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The term ‘tipping point’ has been used to describe the current state of affairs in the past few months on numerous occasions. From climate change to politics, society is being called into action by the fear of reaching a tipping point – a moment of sudden and irreversible change. Even deforestation isn’t exempt from the idea, with potential tipping points existing in both the global climate system and the health of tropical forests themselves (Nobre and Borma, 2009). Numerous civil society organizations (CSOs) brought this sense of urgency to the World Bank two weeks ago to discuss sustainable development issues of global concern.
Spring meetings provided cause for cautious optimism surrounding the growing recognition of the importance of forest ecosystems at the World Bank Group (WBG) — especially the critical role forests play in climate change mitigation & adaptation and poverty alleviation, as well as the non-carbon benefits provided by forests. Spring meetings featured several forest-focused events convened by both the World Bank and civil society, including a high level panel organized by the WBG entitled “Think Forests: Why Investing in Forests is the Next Big Thing.”
The WBG also published its Forest Action Plan (FAP) just in time for the spring meetings, after discussion by CODE (the Committee on Development Effectiveness) the week prior. The FAP will guide the WBG’s operations in the forest sector and beyond during FY2016-20. Although some questions remain regarding the implementation of the FAP and its level of ambition, the FAP is landmark in its inclusion not only of sustainable forestry operations, but also of “forest-smart” interventions designed to avoid deforestation in other sectors. The FAP additionally includes crosscutting critical themes of participation and rights, institutions and governance, and climate change and resilience.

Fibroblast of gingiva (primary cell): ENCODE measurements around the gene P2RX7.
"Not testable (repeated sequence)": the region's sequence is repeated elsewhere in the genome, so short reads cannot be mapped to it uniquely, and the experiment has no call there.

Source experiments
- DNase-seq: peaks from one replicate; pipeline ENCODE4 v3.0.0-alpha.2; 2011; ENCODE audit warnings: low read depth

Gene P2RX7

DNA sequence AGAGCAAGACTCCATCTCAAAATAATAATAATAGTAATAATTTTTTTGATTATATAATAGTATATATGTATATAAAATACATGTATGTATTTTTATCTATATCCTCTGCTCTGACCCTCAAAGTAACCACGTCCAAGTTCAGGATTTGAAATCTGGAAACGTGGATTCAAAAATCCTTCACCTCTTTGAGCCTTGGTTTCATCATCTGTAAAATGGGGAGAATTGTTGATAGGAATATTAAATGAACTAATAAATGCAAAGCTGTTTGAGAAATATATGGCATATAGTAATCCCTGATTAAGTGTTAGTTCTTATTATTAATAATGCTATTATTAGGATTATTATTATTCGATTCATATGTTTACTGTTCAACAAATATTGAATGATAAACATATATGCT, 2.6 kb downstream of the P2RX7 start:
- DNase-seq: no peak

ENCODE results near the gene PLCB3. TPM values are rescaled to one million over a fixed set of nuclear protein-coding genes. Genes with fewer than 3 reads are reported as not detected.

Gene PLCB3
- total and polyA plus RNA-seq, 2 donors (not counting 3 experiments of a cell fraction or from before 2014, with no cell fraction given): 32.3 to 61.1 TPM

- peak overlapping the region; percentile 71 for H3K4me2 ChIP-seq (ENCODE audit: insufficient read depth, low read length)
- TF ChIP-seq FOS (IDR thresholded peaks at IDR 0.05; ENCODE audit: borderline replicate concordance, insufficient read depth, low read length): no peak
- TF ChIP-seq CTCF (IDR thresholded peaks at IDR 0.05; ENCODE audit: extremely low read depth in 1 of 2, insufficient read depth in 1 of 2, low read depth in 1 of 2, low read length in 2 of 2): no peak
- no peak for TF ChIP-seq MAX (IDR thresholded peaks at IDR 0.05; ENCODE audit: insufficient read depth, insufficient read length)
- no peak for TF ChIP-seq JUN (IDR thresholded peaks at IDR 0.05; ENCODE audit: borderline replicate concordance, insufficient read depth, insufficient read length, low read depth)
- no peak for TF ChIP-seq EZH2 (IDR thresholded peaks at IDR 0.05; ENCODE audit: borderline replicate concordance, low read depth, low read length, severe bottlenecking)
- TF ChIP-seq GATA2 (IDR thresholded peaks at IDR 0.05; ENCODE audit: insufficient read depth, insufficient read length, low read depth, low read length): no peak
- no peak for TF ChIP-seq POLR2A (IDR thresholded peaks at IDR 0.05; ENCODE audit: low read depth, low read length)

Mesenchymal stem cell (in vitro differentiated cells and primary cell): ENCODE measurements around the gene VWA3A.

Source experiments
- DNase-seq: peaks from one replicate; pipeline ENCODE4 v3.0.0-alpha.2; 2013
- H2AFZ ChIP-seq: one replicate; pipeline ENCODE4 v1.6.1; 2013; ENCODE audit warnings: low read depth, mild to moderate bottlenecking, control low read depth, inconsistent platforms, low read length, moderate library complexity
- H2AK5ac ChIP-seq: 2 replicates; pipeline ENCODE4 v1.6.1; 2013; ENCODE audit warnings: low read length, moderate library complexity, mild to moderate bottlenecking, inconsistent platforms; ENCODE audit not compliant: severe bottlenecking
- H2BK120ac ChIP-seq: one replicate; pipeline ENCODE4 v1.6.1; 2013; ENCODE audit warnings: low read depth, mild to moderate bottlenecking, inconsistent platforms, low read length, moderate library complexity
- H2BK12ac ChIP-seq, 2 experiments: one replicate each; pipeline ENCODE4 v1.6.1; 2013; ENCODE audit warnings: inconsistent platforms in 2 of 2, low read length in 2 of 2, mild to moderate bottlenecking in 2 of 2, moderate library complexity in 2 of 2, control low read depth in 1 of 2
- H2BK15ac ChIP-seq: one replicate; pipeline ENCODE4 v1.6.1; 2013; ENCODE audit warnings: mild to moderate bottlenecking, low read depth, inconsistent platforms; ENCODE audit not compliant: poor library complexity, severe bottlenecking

Although a strong link exists between forests and climate change, speakers at the BIC-CI convened Civil Society Policy Forum panel “Forests at the WBG in a Post-Paris World” agreed that forests provide numerous other benefits, and are critical to the well-being and livelihoods of traditional communities. Although the prioritization of the broad range of benefits and services provided by forest is unclear, panelists indicated that forests should be fully integrated into WBG climate work, and central to analysis and decision-making processes for Country Partnership Frameworks and WBG operations. Several speakers also emphasized the importance of clarifying land tenure as a key enabling condition for forest conservation.
Audience members raised the issue of safeguards, and whether the proposed WB Environmental and Social Framework is sufficiently robust to promote forest conservation—especially in cases of corruption—in light of the shift of responsibility to borrower governments, and the elimination of a specific forest safeguard. Reference was also made to the Zero Deforestation Declaration proposed by civil society last year, as a missed opportunity to set a specific deforestation goal in the FAP. Finally, the issue of consistency between WBG work on forests and operations in other sectors was raised, with the example of a WBG fossil fuel financing project in Indonesia. Ultimately, some attendees declared the FAP to be business as usual with regard to forest engagement at the WBG. In response, WBG representatives asserted that the FAP is a game-changing approach to forests across sectors at the WBG.
Contact: Debbie Pierce, Forest Program Associate, Bank Information Center firstname.lastname@example.org, (202) 624-0624